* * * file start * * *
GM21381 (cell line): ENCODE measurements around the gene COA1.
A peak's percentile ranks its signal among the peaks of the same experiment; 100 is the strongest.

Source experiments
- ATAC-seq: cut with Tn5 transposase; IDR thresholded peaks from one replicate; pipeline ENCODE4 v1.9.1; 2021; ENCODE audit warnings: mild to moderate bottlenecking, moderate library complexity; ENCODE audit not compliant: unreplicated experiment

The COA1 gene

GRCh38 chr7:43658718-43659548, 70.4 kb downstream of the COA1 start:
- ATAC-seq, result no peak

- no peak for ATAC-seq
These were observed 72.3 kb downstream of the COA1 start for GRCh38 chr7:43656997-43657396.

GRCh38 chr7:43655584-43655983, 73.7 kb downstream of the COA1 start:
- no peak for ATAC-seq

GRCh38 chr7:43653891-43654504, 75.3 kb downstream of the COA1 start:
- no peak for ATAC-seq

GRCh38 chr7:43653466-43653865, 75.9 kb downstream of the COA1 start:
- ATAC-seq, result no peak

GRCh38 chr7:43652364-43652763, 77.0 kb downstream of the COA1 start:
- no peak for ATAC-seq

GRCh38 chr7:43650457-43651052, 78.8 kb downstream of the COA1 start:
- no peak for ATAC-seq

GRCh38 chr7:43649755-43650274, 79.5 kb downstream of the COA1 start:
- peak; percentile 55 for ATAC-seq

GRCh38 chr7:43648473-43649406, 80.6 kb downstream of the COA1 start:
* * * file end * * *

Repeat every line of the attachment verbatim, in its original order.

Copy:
GM21381 (cell line): ENCODE measurements around the gene COA1.
A peak's percentile ranks its signal among the peaks of the same experiment; 100 is the strongest.

Source experiments
- ATAC-seq: cut with Tn5 transposase; IDR thresholded peaks from one replicate; pipeline ENCODE4 v1.9.1; 2021; ENCODE audit warnings: mild to moderate bottlenecking, moderate library complexity; ENCODE audit not compliant: unreplicated experiment

The COA1 gene

GRCh38 chr7:43658718-43659548, 70.4 kb downstream of the COA1 start:
- ATAC-seq, result no peak

- no peak for ATAC-seq
These were observed 72.3 kb downstream of the COA1 start for GRCh38 chr7:43656997-43657396.

GRCh38 chr7:43655584-43655983, 73.7 kb downstream of the COA1 start:
- no peak for ATAC-seq

GRCh38 chr7:43653891-43654504, 75.3 kb downstream of the COA1 start:
- no peak for ATAC-seq

GRCh38 chr7:43653466-43653865, 75.9 kb downstream of the COA1 start:
- ATAC-seq, result no peak

GRCh38 chr7:43652364-43652763, 77.0 kb downstream of the COA1 start:
- no peak for ATAC-seq

GRCh38 chr7:43650457-43651052, 78.8 kb downstream of the COA1 start:
- no peak for ATAC-seq

GRCh38 chr7:43649755-43650274, 79.5 kb downstream of the COA1 start:
- peak; percentile 55 for ATAC-seq

GRCh38 chr7:43648473-43649406, 80.6 kb downstream of the COA1 start: